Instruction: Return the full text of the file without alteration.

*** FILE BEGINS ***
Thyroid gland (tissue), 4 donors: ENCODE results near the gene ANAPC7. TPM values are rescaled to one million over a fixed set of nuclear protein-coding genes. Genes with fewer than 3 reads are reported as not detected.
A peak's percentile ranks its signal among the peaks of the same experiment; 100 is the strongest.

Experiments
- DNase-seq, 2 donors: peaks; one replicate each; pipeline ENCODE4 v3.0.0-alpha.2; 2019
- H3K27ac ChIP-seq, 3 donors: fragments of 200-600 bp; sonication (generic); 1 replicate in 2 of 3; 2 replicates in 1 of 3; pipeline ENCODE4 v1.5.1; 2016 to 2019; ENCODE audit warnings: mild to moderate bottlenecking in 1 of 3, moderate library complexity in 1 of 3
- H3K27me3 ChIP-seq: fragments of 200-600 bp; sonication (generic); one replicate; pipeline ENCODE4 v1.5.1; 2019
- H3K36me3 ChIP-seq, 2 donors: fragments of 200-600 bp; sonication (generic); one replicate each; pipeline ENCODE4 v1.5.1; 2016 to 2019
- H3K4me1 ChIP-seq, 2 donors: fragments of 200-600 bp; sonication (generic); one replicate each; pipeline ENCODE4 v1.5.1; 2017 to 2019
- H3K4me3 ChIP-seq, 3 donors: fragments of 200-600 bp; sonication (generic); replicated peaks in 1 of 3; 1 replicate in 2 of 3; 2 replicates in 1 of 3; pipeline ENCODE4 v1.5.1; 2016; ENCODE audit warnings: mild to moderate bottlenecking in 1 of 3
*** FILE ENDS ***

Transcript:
Thyroid gland (tissue), 4 donors: ENCODE results near the gene ANAPC7. TPM values are rescaled to one million over a fixed set of nuclear protein-coding genes. Genes with fewer than 3 reads are reported as not detected.
A peak's percentile ranks its signal among the peaks of the same experiment; 100 is the strongest.

Experiments
- DNase-seq, 2 donors: peaks; one replicate each; pipeline ENCODE4 v3.0.0-alpha.2; 2019
- H3K27ac ChIP-seq, 3 donors: fragments of 200-600 bp; sonication (generic); 1 replicate in 2 of 3; 2 replicates in 1 of 3; pipeline ENCODE4 v1.5.1; 2016 to 2019; ENCODE audit warnings: mild to moderate bottlenecking in 1 of 3, moderate library complexity in 1 of 3
- H3K27me3 ChIP-seq: fragments of 200-600 bp; sonication (generic); one replicate; pipeline ENCODE4 v1.5.1; 2019
- H3K36me3 ChIP-seq, 2 donors: fragments of 200-600 bp; sonication (generic); one replicate each; pipeline ENCODE4 v1.5.1; 2016 to 2019
- H3K4me1 ChIP-seq, 2 donors: fragments of 200-600 bp; sonication (generic); one replicate each; pipeline ENCODE4 v1.5.1; 2017 to 2019
- H3K4me3 ChIP-seq, 3 donors: fragments of 200-600 bp; sonication (generic); replicated peaks in 1 of 3; 1 replicate in 2 of 3; 2 replicates in 1 of 3; pipeline ENCODE4 v1.5.1; 2016; ENCODE audit warnings: mild to moderate bottlenecking in 1 of 3